The Senate has proven once again that trimming fat from the federal budget does not include pork - as in pork-barrel projects.
Included in the $20.7 billion appropriations bill that passed on a 93-6 Senate vote a few days ago is $170 million earmarked for various pet construction projects.In their collective wisdom, the senators saw fit to trim $228 million from the president's proposed Internal Revenue Service budget while including $80.4 million for construction of a new federal courthouse in Charleston, W.Va., home of Demo Sen. Robert Byrd, chairman of the Senate Appropriations Committee.
The IRS planned to use $55.5 million of the lost money to hire 1,050 new agents with the primary purpose of trying to collect the estimated $96 billion (more than half the federal deficit) in unpaid taxes owed by Americans at the end of 1989. The IRS estimated that the agency would collect at least $2 for every $1 spent on the effort.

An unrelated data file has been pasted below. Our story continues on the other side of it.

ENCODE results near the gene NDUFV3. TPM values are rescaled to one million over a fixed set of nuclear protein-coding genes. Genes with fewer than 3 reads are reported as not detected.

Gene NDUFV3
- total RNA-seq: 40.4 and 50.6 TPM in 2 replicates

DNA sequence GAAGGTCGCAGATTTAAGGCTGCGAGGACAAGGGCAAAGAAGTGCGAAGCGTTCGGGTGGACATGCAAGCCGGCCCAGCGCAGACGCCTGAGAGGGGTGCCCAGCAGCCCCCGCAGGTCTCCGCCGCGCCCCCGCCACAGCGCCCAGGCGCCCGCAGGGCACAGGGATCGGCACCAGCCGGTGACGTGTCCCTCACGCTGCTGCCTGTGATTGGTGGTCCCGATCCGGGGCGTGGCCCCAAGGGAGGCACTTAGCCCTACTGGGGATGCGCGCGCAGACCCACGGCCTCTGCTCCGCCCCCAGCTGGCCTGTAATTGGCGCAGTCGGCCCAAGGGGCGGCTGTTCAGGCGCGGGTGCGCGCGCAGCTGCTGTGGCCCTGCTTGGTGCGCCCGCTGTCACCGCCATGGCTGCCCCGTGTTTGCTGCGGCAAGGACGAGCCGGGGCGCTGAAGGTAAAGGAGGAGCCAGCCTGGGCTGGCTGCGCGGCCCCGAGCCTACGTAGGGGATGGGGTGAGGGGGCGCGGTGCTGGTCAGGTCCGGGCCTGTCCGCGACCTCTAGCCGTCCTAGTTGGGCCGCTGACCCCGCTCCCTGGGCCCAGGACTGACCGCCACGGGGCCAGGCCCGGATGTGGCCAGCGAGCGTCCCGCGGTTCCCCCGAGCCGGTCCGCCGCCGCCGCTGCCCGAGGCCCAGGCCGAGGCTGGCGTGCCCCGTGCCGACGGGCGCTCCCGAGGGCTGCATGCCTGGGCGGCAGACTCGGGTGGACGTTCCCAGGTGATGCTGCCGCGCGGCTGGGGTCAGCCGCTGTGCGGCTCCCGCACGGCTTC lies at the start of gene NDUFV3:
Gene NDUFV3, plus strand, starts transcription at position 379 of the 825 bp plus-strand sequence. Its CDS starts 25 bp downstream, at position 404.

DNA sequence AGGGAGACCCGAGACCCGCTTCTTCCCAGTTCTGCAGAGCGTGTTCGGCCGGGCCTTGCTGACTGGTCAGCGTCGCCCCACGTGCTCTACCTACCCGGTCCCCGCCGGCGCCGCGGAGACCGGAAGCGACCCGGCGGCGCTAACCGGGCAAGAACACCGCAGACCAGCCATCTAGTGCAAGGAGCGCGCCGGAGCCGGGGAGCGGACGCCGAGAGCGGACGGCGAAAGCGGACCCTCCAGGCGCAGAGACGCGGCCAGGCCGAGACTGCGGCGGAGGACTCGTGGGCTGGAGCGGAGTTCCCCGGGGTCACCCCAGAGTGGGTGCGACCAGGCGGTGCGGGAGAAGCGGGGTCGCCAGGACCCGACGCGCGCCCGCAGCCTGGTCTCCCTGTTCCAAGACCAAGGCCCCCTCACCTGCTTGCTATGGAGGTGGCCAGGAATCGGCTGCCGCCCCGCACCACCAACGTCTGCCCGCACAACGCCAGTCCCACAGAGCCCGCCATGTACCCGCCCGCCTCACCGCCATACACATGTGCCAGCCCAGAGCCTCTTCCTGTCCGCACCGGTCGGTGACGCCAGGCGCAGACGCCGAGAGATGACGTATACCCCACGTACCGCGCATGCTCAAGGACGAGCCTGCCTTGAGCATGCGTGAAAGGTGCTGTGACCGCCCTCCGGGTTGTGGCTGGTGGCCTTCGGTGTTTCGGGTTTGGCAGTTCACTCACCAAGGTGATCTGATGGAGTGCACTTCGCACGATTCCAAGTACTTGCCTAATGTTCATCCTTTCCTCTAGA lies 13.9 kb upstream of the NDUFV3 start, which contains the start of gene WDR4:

In other words, the committee felt the country couldn't afford to finance better tax-collection efforts but could use the money for a new courthouse in the chairman's home town. The incident is a prime example of what is wrong with Congress.
To his credit, Sen. John Glenn, D-Ohio, tried, though unsuccessfully to persuade his fellow senators to restore the $55.5 million, noting the revenue raising potential the expenditure would have. To his discredit, Glenn joined his colleagues in the final appropriations vote.
There is one small glimmer of hope, however. The bill now goes to a conference committee with the House to resolve differences in the two appropriations bills.
But don't hold your breath. It is an election year and pork-barrel projects have a way of escaping the budget knife when it means jobs for potential voters.